Three members of the Niagara University community shared their thoughts and experiences around the ethical questions raised by the coronavirus pandemic’s impact on religious life during “Religion and the Coronavirus Pandemic: A Panel Discussion.” The virtual event on Nov. 12 was co-sponsored by the Ostapenko Center for Ethics in Medicine and Healthcare and the Center for the Study and Practice of Religion at Niagara.
Dr. Daniel Pinti, professor of English and Episcopal priest; the Rev. Aiden Rooney, C.M., vice president for mission integration; and Howard Morgan, associate director of alumni engagement and stewardship and deacon in the Roman Catholic Diocese of Buffalo, N.Y., addressed questions including the role one’s faith plays in responding to those in need in the midst of the pandemic; the complexities involved in deciding whether or not to close or open places of worship; and how religious leaders can continue to tend to the spiritual and physical needs of their parishioners.
Dr. Pinti spoke about the in-person and Zoom services at his parish, St. Peter’s Episcopal Church in Eggertsville, N.Y., which suspended in-person worship in March and began worshipping in the building again in July. He noted that his parishioners were able to stay connected to one another and the parish during the closure.
“These changes … have to be understood in a Scriptural and theological context so that we don’t dichotomize the mundane and the spiritual,” he said. “We had to see what we were doing as grounded in Jesus Christ; otherwise, we might easily lose touch with one another by losing touch with the foundation of our faith and the foundationally communal nature of our faith.”
Father Rooney noted that, in a time of crisis, “we begin to understand that there are duties that come to the fore,” which he called “moral oughts.” These moral oughts are sometimes in conflict with one another, he said, so we need to consider what our faith tradition asks of us in the face of crisis.
“Confronting a crisis like this makes us first and foremost say, where do we focus our gaze; secondly, what do we see when we look deeply and who do we see; and do we see their totality as human persons,” he said. “All of those are questions that are prompted by the fact that we come out of a faith perspective as we look and deal with societal problems.”
Morgan shared his experience as a pastoral counselor for South Buffalo Mercy Hospital’s associates. He spent 12-20 hours per week helping nurses, doctors, housekeeping and security staff, and others manage what they were feeling and experiencing during the first few months of the coronavirus crisis.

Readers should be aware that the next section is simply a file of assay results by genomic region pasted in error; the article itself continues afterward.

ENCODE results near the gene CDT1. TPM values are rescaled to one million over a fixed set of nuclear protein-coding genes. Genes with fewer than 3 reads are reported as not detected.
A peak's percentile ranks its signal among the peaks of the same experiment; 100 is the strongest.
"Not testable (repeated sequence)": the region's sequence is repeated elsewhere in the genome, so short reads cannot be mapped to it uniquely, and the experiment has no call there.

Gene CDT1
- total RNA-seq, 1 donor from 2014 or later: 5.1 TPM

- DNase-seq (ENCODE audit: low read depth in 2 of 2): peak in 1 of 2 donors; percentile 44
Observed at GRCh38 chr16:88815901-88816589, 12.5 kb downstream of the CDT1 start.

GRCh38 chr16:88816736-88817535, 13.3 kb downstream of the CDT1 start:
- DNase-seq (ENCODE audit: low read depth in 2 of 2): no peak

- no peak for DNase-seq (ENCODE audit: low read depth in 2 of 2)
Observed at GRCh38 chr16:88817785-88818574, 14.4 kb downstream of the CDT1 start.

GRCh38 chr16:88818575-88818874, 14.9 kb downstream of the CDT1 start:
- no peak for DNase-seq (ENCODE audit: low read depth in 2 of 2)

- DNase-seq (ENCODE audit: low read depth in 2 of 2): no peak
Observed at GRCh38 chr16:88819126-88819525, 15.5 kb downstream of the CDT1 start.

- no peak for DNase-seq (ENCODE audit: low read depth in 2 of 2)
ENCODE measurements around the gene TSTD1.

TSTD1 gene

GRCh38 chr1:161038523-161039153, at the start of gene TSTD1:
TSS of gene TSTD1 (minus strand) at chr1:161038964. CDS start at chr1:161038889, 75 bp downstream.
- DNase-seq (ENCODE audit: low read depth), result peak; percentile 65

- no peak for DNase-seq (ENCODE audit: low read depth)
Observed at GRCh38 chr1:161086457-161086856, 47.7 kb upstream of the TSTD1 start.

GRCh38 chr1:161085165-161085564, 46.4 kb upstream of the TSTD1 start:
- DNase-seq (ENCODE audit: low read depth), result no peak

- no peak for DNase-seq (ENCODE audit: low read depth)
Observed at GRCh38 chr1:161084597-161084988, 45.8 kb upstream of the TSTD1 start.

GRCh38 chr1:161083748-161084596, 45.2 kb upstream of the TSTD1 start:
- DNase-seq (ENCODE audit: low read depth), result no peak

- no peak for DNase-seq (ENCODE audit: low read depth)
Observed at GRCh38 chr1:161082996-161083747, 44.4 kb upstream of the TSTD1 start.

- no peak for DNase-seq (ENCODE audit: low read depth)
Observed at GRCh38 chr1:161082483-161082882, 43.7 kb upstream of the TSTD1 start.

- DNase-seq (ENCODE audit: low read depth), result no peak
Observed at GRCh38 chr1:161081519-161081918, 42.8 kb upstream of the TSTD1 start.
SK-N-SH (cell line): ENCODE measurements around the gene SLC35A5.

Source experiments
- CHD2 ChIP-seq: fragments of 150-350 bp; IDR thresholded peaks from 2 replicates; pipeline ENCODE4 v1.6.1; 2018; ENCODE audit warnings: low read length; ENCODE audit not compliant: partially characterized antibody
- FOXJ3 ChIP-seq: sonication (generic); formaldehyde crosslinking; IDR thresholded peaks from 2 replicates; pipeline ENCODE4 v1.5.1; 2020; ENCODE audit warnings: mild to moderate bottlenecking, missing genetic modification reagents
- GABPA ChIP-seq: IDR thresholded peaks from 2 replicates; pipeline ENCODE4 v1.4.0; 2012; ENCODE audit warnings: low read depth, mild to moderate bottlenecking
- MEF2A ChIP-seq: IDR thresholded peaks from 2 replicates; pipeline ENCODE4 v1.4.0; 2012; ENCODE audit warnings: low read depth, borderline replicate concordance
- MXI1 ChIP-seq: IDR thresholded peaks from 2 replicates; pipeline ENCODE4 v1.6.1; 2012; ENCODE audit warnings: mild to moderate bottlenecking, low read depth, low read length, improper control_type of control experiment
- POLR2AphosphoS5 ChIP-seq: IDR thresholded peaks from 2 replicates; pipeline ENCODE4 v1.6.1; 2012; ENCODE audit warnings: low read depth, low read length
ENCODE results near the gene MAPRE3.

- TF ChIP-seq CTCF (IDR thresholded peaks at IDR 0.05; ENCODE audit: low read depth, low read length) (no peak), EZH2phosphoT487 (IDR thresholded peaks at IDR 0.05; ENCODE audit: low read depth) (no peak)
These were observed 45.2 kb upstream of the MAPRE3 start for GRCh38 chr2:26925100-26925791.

“They had questions about why would God let this happen,” he said.
His role evolved from working with hospital staff to helping patients, as well. He counseled individuals who came to the hospital looking for assistance they were no longer able to access through social services, and anointed the sick with holy water when a priest was not available. He also advocated for family members to be able to see their dying loved ones.
“What I brought to my ministry was hope, prayer, some counseling, listening, comfort, understanding, and compassion,” he said.
All three panelists acknowledged that the upcoming holiday season will present challenges in offering a spiritual experience for parishioners to celebrate, especially with the number of COVID-19 cases rising regionally and the potential to close places of worship again.
“What we’re learning is that if Eucharist for us is the kind of center of our worship life, livestreamed Eucharist isn’t want we’re talking about,” said Father Rooney. “It’s a holding pattern, it’s a way of staying connected. And so, what we’ve discovered is that we have to develop real prayer experiences online that feed people’s spirituality. We’ll still livestream services, but we’ll be building more regular opportunities for people to interact in prayer online.”
The ability to meet the needs of the poor and marginalized during the holidays was also discussed, but panelists were hopeful that people would still find ways to serve others.
“I do think we are learning a lot about the creativity of people in these extreme times, and how people can be so creatively responsive to needs,” said Dr. Pinti. “That’s been heartening and inspiring. All of us, and I hope in particular, lay people, are seeing just how much they can really do.”
Dr. James Delaney, professor of philosophy and endowed director of the Ostapenko Center for Ethics in Medicine and Healthcare, and Dr. Craig Rivera, professor of criminology and criminal justice and director of the Center for the Study and Practice of Religion, moderated the panel.